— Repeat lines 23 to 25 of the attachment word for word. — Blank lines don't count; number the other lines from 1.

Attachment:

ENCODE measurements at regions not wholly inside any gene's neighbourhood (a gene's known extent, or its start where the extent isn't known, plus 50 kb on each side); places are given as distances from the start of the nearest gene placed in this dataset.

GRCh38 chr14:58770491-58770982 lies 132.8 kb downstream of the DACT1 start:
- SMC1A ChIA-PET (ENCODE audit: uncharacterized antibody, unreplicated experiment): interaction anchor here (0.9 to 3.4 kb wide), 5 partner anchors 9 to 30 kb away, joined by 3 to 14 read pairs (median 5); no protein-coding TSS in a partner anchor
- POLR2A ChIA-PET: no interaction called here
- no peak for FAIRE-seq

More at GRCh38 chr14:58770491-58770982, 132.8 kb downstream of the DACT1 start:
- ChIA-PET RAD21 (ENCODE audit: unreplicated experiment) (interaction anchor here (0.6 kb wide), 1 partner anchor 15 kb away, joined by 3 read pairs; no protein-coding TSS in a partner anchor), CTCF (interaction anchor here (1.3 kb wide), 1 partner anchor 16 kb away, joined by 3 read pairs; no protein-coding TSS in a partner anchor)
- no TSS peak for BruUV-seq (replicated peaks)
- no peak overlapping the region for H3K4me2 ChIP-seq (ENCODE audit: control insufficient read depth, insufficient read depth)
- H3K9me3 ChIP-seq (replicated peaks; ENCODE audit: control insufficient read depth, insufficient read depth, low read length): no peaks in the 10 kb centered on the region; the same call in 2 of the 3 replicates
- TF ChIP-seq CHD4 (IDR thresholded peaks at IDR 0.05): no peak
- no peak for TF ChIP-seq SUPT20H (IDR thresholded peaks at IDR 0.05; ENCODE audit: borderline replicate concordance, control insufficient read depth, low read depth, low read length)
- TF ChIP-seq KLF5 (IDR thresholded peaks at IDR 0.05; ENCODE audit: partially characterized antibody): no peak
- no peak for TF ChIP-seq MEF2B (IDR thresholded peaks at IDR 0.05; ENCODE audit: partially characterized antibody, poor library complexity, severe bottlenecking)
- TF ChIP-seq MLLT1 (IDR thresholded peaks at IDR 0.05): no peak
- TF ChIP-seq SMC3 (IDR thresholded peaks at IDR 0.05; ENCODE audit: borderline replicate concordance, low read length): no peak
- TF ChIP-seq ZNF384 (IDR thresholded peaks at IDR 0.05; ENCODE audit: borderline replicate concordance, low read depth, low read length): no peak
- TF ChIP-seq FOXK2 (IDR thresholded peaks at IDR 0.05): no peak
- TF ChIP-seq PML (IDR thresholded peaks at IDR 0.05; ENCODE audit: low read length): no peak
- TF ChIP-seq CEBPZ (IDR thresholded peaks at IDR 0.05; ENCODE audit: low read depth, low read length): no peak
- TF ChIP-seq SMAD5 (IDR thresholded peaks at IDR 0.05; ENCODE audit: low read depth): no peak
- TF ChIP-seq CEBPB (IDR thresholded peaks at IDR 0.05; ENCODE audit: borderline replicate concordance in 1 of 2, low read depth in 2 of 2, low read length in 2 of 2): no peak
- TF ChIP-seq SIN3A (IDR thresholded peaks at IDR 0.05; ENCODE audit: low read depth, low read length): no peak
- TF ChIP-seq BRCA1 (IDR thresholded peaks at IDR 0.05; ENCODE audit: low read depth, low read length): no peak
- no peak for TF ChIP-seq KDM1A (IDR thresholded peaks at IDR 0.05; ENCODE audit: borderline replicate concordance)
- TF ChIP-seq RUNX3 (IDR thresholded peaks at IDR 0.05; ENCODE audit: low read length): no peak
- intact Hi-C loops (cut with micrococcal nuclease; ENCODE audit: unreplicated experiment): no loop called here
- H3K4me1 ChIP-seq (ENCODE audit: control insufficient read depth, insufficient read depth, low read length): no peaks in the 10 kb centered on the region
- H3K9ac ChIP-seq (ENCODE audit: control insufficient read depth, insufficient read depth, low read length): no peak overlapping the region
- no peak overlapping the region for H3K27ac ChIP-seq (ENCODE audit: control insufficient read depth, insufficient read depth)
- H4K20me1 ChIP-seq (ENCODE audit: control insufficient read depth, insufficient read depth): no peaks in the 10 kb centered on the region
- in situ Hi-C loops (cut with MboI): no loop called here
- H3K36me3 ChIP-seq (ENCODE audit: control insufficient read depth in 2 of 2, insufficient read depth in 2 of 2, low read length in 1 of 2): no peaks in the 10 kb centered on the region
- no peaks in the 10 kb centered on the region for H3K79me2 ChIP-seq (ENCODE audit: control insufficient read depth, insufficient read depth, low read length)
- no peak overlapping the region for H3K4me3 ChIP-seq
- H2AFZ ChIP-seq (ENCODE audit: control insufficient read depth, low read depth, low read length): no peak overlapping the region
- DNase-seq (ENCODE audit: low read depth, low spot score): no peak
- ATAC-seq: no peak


- TF ChIP-seq SIN3A (IDR thresholded peaks at IDR 0.05; ENCODE audit: low read depth, low read length): no peak
- TF ChIP-seq BRCA1 (IDR thresholded peaks at IDR 0.05; ENCODE audit: low read depth, low read length): no peak
- no peak for TF ChIP-seq KDM1A (IDR thresholded peaks at IDR 0.05; ENCODE audit: borderline replicate concordance)